The Town Council meeting on June 24 began with a very special ceremony. Three veterans of World War II, all participants in the 1944 Normandy invasion on D-Day, were presented with distinguished service medals from the county to commemorate their service 70 years ago this month.
John Cingirre graduated from high school in Secaucus in June of 1943 and immediately enlisted in the Army, along with his entire graduating class. A year later, at the age of 18, he landed on Omaha Beach in the fourth wave with the 29th Infantry Division.
Anthony Mongelli was a radio operator in the signal corps and part of the amphibious assault troops. After the Normandy invasion, was on his way to the South Pacific for another tour of duty when the war ended.
Tony Argenziano was a sergeant in the army, landing on Utah Beach. He was captured in August 1944 and held as a prisoner of war, afterward spending two years in a hospital recovering from his injuries.
Earlier this year the three honorees were brought to a commemorative baseball game at Yankee Stadium, where they were introduced on the field.
“I got to meet some of the players. It was unbelievable,” said Argenziano, a lifelong resident of Hudson County. “That was the second best thing that’s happened in my life. First was that I attended the inauguration of Ronald Reagan. And that’s something you don’t get to do very often.”
Rebuild by Design update
Among the many other topics covered at the council meeting was an update on Secaucus’ status in the Rebuild by Design competition. Rebuild by Design was a competition initiated by President Obama to create solutions to weather-related problems in the Tri-State area. Secaucus was theoretically part of a proposal called New Meadowlands that was approved to receive $150 million in federal funding, but as it turns out, Secaucus was left out of the funding award.
“Unfortunately [Secaucus is only] in the second phase of the project,” said Mayor Michael Gonnelli. The bulk of the funding will go to Carlsdadt, Moonachie, Little Ferry, South Hackensack, and Teterboro. “But we have been speaking to the people in Washington about the Secaucus proposal.”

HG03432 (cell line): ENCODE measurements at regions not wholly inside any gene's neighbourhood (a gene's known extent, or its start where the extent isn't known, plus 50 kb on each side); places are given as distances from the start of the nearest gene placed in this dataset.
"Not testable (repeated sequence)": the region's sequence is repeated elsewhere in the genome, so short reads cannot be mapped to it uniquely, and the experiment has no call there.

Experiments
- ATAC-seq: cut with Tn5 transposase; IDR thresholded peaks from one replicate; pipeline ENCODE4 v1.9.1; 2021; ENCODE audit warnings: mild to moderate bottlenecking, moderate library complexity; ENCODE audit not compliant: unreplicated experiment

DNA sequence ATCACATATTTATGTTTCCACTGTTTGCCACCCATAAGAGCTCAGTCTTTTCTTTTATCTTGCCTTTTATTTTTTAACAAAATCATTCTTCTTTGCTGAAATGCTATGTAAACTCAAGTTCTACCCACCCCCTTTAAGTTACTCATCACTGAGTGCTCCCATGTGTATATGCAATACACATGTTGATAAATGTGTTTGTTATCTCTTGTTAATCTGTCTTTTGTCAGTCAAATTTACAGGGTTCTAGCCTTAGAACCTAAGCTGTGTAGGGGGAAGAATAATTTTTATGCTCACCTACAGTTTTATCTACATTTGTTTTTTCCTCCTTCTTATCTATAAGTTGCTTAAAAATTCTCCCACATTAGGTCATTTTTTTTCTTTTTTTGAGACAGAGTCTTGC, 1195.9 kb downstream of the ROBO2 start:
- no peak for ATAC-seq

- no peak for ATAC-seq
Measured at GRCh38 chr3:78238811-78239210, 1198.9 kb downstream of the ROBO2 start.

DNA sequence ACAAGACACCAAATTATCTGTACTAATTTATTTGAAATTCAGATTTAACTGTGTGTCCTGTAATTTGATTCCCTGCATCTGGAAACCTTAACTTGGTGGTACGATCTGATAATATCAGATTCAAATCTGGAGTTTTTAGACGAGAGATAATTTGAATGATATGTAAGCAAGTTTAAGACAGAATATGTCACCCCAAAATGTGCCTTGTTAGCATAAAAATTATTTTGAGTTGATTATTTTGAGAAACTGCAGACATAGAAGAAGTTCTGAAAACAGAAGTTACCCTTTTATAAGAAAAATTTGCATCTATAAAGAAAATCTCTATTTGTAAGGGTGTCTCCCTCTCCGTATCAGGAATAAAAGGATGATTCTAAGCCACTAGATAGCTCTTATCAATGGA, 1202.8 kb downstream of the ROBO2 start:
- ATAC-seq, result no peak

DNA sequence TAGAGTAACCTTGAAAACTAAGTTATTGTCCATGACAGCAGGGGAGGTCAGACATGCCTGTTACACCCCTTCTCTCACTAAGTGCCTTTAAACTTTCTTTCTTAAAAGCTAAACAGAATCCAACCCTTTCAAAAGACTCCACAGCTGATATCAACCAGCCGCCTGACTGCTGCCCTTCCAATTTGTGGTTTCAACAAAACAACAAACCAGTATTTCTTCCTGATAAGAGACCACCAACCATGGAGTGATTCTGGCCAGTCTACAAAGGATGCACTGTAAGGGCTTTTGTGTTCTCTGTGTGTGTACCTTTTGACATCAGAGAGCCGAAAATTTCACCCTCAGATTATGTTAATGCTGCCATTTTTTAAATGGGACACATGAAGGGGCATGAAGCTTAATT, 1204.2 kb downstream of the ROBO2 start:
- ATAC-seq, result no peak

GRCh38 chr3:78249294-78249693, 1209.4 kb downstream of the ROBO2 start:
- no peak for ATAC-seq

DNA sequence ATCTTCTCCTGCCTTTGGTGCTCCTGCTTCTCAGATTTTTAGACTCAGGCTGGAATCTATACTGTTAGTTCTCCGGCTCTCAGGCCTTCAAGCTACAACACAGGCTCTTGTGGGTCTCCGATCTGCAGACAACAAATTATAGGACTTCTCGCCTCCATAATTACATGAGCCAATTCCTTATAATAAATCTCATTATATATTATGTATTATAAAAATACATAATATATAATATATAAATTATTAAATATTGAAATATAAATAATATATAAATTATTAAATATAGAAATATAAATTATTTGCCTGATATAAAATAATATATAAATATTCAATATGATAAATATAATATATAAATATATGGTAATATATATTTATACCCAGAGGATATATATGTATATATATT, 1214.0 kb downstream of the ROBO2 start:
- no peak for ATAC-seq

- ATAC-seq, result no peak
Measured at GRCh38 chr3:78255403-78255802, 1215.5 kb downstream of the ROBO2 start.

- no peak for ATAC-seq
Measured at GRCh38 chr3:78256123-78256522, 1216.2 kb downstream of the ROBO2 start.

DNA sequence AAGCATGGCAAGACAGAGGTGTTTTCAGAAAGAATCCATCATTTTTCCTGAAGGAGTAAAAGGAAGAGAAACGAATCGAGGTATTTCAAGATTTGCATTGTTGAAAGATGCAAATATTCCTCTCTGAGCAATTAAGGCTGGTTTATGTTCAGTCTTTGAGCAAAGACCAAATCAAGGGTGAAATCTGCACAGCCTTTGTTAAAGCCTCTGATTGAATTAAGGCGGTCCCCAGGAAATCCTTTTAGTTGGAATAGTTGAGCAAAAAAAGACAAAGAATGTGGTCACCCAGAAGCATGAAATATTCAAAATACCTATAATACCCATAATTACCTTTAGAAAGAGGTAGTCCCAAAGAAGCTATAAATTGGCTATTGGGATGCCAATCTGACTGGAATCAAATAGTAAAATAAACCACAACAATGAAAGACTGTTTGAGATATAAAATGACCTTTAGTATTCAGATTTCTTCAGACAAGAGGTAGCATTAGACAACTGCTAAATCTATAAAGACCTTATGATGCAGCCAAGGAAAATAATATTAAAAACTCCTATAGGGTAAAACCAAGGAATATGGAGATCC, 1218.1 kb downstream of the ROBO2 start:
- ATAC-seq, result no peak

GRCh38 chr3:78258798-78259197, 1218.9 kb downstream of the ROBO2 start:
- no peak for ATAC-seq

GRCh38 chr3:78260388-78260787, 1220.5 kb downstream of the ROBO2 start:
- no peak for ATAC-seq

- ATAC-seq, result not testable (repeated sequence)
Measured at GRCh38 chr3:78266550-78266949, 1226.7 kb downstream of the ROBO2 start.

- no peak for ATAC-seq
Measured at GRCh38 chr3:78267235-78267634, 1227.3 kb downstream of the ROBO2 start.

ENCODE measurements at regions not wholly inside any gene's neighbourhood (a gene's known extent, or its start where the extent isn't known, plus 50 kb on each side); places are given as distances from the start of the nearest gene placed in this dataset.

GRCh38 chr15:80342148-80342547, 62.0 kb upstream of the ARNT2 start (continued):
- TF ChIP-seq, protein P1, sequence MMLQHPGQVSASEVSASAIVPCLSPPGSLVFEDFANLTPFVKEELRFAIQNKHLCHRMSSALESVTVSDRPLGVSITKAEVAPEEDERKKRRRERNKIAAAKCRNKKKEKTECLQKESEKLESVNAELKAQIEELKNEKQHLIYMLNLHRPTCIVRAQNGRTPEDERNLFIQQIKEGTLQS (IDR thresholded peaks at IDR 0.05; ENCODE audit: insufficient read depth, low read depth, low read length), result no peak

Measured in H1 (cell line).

Representatives from Washington will visit Secaucus during the third week in July to review the projects the town has already put in place to protect against future flooding.
“We haven’t stopped doing flood control work since Hurricane Sandy. We didn’t wait for the federal government or others to bail us out,” said Gonnelli. “We’ve been allocating money since the day after the storm and we’ve done quite a few projects in town. So I think when they come out here they’re going to be really surprised at the amount of work we’ve already accomplished. I think that we will be successful very shortly in being able to tap into some of that money, at least for planning and design.”
On a related note, the consent agenda at the meeting included an addition to the budget of $35,000 for the Meadowlands Commission to offset the cost of a concrete storm barrier similar to a highway divider. It will be built near the high school, where strong effects were felt from Hurricane Sandy.
Councilman Robert Costantino reported on a number of financial issues related to the town.
Secaucus recently rolled over $9.6 million of debt in bond anticipation notes. Instead of the 1 percent interest that was previously being paid, the new interest rate is just over 0.3 percent, representing a significant savings for the town.
Xchange has begun building their next phase of condos by the train station and provided the town with a check for $1.4 million in impact fees.
Another source of income is parking lot taxes, which increased from $701,000 in 2011 to $821,000 in 2012 to $899,000 in 2013. As of May 31 this year the town had collected $416,000.
Hotel tax revenues are also proceeding on pace. In 2011 the town collected $1.8 million in hotel taxes; in 2012 it was a little over $2 million; and in 2013 it was $2.2 million. So far in 2014 the amount collected is about $740,000, with Costantino projecting the numbers will increase over the summer months to top $2 million by year end.